Zoom H4 Handy Recorder
- Metronome: 5 sounds (Beat: 0/4 - 8/4, 6/8, Tempo: 40.0 - 250.0BPM)
- A/D Conversion: 24bit, 128times oversampling
- D/A Conversion: 24bit, 128times oversampling
- Signal Processing: 32bit
- Recording Media: SD memory card (16MB-2GB)
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|Item Dimensions||—||3.82 x 6.69 x 1.77 in||3.4 x 9.1 x 6.6 in||6.15 x 2.87 x 1.38 in||—||1.88 x 3.06 x 6.02 in|
Whether you're recording a live performance, a podcast, a class or workshop, a rehearsal, a songwriting session or even a sizzling performance of your band, the H4 has more recording tools available than any device ever made. Weighing a mere 6.7 ounces (190g), the H4 puts a remarkable amount of recording power in the palm of your hand.
True stereo imaging:
Stereo recording is often accomplished by using two microphones in a V-shaped set up that faces the performer. While this method will result in good stereo separation, responsiveness for the area directly in front of the mics will be low, causing problems with depth perception and imaging. The Zoom H4 uses an X/Y configuration where the two microphones point inward at a crossing angle. This allows the recorder to cover a wide area, and at the same time capture sound sources in the center with perfect clarity and definition. Phase differences between left and right channels are also eliminated because sound is picked up simultaneously by both microphones.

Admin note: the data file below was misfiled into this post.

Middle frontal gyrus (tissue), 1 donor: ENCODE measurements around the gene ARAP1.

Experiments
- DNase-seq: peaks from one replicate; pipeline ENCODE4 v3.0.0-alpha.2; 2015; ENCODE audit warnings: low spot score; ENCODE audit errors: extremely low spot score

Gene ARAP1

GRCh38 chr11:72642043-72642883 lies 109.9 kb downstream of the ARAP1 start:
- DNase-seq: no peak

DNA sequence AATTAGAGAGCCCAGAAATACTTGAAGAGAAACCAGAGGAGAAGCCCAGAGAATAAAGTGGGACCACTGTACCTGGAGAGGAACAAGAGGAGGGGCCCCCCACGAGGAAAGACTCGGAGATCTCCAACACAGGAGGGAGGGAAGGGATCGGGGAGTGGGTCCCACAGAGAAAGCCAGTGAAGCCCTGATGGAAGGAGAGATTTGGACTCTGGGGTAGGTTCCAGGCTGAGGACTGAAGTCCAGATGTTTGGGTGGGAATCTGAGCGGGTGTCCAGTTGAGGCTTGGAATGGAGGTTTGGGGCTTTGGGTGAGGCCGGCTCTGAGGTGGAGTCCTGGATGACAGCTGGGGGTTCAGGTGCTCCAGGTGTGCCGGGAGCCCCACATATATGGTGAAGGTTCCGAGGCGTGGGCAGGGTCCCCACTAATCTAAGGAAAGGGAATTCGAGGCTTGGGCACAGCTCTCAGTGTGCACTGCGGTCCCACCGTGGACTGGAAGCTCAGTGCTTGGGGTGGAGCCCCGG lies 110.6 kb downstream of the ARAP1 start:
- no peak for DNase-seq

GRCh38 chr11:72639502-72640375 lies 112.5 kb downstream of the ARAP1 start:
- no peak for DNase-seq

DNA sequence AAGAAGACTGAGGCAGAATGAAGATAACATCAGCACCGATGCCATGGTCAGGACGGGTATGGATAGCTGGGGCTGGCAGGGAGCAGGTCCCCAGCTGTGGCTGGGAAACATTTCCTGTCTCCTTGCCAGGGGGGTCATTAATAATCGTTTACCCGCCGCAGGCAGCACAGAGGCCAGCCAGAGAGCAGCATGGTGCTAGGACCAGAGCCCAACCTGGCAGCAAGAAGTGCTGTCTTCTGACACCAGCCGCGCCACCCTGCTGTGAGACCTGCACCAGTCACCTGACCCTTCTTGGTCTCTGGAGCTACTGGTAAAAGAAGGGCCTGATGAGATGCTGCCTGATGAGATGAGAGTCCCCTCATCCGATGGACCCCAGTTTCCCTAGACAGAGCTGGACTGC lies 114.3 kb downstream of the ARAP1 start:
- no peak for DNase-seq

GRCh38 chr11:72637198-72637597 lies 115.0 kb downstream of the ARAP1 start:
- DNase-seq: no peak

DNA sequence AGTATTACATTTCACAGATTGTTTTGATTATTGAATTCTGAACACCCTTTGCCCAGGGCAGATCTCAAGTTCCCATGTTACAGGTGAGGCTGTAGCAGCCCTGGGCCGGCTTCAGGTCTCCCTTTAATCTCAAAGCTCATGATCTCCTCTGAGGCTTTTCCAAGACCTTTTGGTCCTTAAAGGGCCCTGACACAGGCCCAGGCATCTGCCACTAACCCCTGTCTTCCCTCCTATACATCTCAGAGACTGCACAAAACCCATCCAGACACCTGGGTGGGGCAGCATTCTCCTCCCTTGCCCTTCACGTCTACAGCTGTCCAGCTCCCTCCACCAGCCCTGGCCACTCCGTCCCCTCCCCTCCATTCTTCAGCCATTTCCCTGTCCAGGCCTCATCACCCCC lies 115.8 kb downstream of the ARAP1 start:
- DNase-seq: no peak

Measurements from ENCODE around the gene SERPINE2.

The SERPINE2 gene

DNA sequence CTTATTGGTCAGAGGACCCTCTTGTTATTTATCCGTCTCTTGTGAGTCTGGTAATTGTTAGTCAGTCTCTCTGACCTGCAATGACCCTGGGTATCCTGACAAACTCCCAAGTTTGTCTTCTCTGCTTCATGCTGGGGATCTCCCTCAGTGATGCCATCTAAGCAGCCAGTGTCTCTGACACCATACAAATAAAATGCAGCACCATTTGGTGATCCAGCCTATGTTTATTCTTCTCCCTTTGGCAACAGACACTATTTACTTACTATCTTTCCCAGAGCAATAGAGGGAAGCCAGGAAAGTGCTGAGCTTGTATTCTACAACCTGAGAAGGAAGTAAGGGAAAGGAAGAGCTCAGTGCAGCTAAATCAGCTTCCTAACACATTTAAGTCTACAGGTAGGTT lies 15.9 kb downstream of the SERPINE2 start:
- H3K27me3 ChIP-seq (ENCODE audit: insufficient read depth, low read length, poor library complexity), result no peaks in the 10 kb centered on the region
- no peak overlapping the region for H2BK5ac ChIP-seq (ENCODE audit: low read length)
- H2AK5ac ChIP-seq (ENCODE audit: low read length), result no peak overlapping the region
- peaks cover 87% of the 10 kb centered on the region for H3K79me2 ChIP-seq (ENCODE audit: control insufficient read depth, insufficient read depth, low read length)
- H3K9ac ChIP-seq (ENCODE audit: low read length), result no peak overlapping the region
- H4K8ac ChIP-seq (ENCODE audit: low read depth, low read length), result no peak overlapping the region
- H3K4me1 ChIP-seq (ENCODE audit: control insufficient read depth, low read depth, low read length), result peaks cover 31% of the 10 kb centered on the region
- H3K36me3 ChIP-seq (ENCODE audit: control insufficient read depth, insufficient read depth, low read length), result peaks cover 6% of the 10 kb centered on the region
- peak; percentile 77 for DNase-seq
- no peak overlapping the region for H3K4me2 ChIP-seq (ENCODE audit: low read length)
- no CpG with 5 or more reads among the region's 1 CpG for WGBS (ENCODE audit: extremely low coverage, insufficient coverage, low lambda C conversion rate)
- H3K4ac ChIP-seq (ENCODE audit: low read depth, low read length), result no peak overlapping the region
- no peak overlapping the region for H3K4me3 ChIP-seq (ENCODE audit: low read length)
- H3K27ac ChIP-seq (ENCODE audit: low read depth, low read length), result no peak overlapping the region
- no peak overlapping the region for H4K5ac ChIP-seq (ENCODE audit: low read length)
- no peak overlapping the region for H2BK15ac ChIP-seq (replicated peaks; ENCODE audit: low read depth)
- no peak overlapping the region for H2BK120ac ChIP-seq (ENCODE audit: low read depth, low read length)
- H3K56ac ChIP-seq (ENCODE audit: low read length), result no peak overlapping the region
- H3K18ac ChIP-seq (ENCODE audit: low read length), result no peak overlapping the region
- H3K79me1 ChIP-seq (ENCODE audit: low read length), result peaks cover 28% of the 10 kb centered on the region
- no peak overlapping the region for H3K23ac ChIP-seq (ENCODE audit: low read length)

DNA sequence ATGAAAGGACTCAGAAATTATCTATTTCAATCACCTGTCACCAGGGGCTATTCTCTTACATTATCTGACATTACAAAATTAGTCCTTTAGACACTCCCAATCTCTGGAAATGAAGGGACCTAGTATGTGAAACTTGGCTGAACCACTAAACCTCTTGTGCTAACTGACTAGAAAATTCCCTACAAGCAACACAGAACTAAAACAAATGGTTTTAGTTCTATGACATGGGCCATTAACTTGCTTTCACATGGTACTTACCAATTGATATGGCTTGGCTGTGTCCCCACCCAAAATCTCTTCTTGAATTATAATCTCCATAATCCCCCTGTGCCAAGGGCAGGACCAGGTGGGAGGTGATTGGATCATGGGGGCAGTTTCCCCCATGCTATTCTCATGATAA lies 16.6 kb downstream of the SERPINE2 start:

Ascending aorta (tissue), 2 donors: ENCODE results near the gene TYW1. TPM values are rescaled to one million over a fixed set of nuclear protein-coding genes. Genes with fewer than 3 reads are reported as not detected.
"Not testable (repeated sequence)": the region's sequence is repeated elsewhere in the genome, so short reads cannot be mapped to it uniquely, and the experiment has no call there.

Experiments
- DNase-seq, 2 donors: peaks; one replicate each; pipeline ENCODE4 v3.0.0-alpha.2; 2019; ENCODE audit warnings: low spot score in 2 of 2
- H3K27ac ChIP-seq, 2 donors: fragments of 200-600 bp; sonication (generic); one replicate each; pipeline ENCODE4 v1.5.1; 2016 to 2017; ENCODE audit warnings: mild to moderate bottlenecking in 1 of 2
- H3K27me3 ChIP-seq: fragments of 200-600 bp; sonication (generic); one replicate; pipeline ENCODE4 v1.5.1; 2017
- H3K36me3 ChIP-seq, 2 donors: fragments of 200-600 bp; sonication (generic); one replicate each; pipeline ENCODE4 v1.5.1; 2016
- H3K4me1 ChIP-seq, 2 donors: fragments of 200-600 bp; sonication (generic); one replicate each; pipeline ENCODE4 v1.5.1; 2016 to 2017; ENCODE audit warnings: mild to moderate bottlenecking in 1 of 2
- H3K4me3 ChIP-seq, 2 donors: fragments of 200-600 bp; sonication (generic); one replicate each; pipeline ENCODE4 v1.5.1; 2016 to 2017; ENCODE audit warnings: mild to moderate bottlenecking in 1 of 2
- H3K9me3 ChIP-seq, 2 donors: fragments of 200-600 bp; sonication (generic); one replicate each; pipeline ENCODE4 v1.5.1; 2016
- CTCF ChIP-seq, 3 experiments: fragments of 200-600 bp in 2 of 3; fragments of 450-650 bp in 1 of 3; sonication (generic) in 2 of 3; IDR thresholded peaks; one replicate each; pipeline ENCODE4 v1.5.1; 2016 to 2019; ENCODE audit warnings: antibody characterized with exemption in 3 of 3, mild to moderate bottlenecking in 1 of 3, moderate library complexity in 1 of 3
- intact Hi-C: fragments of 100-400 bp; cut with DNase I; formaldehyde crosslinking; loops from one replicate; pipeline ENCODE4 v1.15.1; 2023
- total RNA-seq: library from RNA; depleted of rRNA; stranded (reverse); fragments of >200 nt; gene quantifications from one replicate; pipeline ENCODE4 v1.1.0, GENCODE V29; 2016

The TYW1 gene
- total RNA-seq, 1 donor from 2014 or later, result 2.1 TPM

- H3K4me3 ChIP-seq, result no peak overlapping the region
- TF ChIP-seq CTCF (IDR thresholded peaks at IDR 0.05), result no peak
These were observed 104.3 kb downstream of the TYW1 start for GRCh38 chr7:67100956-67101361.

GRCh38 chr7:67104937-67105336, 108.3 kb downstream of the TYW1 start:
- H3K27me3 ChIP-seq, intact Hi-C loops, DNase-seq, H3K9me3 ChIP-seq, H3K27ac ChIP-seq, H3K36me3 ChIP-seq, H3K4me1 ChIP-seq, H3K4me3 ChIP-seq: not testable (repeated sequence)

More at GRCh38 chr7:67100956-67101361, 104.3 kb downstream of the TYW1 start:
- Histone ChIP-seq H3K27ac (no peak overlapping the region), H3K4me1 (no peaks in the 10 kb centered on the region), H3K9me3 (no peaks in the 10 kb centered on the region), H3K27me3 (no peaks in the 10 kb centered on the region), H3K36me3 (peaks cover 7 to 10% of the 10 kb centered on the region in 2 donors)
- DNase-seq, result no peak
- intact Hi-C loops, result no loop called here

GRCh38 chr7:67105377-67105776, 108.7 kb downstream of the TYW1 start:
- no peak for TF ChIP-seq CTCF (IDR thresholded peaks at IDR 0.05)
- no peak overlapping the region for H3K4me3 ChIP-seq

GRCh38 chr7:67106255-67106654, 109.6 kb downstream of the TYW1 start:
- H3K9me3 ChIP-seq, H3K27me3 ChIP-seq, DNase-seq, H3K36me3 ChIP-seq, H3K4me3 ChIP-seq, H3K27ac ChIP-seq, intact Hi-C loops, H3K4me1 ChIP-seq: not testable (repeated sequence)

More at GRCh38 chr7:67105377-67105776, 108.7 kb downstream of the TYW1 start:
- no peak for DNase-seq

Absence of phase differences ensures natural stereo imaging
24-bit/96 kHz linear PCM format and MP3 recording:
The H4 allows 24-bit/96 kHz linear PCM recording in WAV format, resulting in excellent transparency and definition that exceeds the sound quality of CDs. This is great for capturing the nuances of an acoustic instrument while preserving the ambience of the recording location. Or record directly as MP3 files for longer recordings that still provide excellent sound quality.
Secure Digital (SD) Media
The H4 records on Secure Digital (SD) Media cards. These widely available cards boast an amazing amount of recording time in a small package. And unlike tape or disc media, mechanical vibrations do not affect recording quality. With a 2GB SD memory card, the H4 can provide up to 190 minutes of stereo WAV file recording in 44.1 kHz/16-bit mode or as many as 34 hours when recording at 128 kbps in MP3 stereo mode.
Combination XLR-1/4" Inputs